The patriarch of the modern zombie genre George A. Romero died this week at age 77. He wrote and directed the 1968 classic Night of the Living Dead and introduced the world to the flesh-eating undead who are allergic to head shots. Romero’s ghouls became the template for zombies and started a sub-genre with a multitude of horror films and even television shows like the massively popular The Walking Dead series.
Before he passed Romero was producing and had written a new zombie film called Road of the Dead which would feature an island where zombie prisoners race cars to entertain wealthy humans. If that is not a great premise for a film I don’t what is.
While we wait to hear more on Road of the Dead, and in honour of Romero, we take this opportunity to look back at the six “Dead” films written and directed by the horror master and also to rank them from worst to best. With a SPOILER ALERT in effect let’s bite into the best of the Dead:
#6 Diary of the Dead (2007)
With the popularity of found footage horror films like The Blair Witch Project and Paranormal Activity (also released that year) Romero decided to put his ghastly ghouls in this format. Sadly this tale of college students at the start of the zombie apocalypse is dead on arrival. The characters are less than one dimensional, all the video taping seems forced and actually distracts from the scares, and the plot is bare bones. When a character knocks out a zombie in a mummy suit and says “don’t mess with Texas” it is a particular low point. The only saving grace is a couple of gruesome zombie kills but that’s about it.
#5 Survival of the Dead (2009)
Romero’s last Dead film was a step up from the abysmal Diary but not by very much. In Survival a group of AWOL National Guardsmen who had a cameo in Diary of the Dead get involved with feuding families on an island. Alan van Sprang is cool as the roguish Sarge and Kenneth Welsh is delightful as the crotchety Patrick O’Flynn. The scene where zombie O’Flynn and Muldoon try to shoot each other is quite poignant. Most of the film though, including a woman’s attempts to domesticate her undead sister, is generic and bland though.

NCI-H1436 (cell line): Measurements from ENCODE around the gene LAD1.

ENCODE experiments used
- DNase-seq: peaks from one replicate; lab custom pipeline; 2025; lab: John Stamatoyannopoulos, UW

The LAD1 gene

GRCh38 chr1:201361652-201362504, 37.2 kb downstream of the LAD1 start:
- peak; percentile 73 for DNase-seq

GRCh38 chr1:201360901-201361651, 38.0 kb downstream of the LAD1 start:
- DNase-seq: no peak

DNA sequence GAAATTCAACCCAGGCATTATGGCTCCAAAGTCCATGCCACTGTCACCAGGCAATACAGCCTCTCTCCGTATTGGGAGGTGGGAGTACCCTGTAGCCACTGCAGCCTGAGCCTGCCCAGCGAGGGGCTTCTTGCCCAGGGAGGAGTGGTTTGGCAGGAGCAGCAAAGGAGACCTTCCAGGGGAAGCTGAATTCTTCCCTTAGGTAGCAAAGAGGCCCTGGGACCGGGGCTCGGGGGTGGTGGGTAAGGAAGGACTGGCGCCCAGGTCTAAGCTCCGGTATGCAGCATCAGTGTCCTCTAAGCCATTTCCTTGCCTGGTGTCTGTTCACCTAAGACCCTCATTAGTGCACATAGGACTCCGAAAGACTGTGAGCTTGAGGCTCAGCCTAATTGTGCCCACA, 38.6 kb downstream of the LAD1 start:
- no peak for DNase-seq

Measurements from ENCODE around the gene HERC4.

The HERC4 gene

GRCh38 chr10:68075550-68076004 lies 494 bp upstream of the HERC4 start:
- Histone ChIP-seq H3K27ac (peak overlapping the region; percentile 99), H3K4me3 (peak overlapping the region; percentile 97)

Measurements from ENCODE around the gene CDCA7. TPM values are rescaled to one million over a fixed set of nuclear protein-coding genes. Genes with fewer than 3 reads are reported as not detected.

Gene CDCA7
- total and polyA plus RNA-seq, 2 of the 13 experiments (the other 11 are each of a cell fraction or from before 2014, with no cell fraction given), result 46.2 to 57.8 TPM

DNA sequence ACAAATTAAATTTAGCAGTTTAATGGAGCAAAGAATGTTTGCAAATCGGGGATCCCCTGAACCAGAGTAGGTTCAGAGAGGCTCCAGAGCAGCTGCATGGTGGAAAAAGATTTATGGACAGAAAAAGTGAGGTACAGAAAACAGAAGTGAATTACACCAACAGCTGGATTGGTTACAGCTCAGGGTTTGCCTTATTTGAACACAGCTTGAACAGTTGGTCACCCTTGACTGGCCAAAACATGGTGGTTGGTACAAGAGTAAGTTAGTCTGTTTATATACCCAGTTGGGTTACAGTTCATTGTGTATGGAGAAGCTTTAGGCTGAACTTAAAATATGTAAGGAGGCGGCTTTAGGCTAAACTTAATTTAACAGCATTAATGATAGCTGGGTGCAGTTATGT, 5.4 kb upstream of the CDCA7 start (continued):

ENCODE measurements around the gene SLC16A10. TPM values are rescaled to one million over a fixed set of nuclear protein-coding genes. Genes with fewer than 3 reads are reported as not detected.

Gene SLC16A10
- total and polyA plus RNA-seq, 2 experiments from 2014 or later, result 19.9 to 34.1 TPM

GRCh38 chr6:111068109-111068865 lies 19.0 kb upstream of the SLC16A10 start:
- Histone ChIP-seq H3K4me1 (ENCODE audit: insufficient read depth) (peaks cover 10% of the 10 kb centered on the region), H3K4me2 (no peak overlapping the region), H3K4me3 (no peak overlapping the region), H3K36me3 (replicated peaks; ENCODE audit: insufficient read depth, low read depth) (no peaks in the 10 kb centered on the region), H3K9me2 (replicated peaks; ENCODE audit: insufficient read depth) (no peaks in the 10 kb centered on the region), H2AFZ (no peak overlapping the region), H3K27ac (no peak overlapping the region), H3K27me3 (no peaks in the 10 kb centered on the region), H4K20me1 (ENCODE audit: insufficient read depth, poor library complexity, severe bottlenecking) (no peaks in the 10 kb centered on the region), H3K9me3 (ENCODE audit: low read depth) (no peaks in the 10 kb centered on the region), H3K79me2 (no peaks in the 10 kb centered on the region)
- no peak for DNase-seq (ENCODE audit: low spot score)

#4 Land of the Dead (2005)
Three decades after his last Dead film Romero returned with Land of the Dead. We are full into the zombie apocalypse and there is a feudal-like government in Pittsburgh with a separation between rich and poor. Sadly the film skims over its socio-political themes in favour of your basic zombie action romp.
Simon Baker and John Leguizamo are solid as armored vehicle Dead Reckoning driver Riley and the opportunistic Cholo respectively. And no one plays a scene-chewing villain like Dennis Hopper. The semi-sentient zombie leader Big Daddy was cool and it was interesting to be rooting for the dead heads for a change.
#3 Day of the Dead (1985)
With this entry we move into Romero’s original trilogy and the best of the Dead films. In Day of the Dead a group of soldiers and scientists are hunkered down in an underground base with the undead roaming above. The scientists experiment on the zombies seeking to “cure them” or render them harmless leading to the charming, gun-toting, iron saluting Bub (Sherman Howard).